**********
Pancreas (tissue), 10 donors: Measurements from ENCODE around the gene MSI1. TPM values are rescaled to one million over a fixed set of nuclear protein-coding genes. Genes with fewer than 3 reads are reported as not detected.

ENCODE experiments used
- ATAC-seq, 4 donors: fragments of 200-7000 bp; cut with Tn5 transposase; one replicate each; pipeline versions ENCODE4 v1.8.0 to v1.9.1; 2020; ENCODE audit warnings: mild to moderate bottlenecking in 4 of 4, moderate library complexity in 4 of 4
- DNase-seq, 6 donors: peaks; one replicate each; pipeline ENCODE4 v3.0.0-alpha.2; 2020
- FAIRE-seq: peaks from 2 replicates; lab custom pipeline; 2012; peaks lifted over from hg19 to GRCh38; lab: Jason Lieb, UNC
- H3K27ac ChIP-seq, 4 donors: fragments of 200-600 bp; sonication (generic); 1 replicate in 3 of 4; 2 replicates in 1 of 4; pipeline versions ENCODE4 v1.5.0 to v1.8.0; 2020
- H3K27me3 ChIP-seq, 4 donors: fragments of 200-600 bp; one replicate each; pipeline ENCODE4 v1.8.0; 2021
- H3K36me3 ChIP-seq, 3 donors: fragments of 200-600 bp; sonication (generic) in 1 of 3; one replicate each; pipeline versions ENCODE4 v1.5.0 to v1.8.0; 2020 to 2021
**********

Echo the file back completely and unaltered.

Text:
Pancreas (tissue), 10 donors: Measurements from ENCODE around the gene MSI1. TPM values are rescaled to one million over a fixed set of nuclear protein-coding genes. Genes with fewer than 3 reads are reported as not detected.

ENCODE experiments used
- ATAC-seq, 4 donors: fragments of 200-7000 bp; cut with Tn5 transposase; one replicate each; pipeline versions ENCODE4 v1.8.0 to v1.9.1; 2020; ENCODE audit warnings: mild to moderate bottlenecking in 4 of 4, moderate library complexity in 4 of 4
- DNase-seq, 6 donors: peaks; one replicate each; pipeline ENCODE4 v3.0.0-alpha.2; 2020
- FAIRE-seq: peaks from 2 replicates; lab custom pipeline; 2012; peaks lifted over from hg19 to GRCh38; lab: Jason Lieb, UNC
- H3K27ac ChIP-seq, 4 donors: fragments of 200-600 bp; sonication (generic); 1 replicate in 3 of 4; 2 replicates in 1 of 4; pipeline versions ENCODE4 v1.5.0 to v1.8.0; 2020
- H3K27me3 ChIP-seq, 4 donors: fragments of 200-600 bp; one replicate each; pipeline ENCODE4 v1.8.0; 2021
- H3K36me3 ChIP-seq, 3 donors: fragments of 200-600 bp; sonication (generic) in 1 of 3; one replicate each; pipeline versions ENCODE4 v1.5.0 to v1.8.0; 2020 to 2021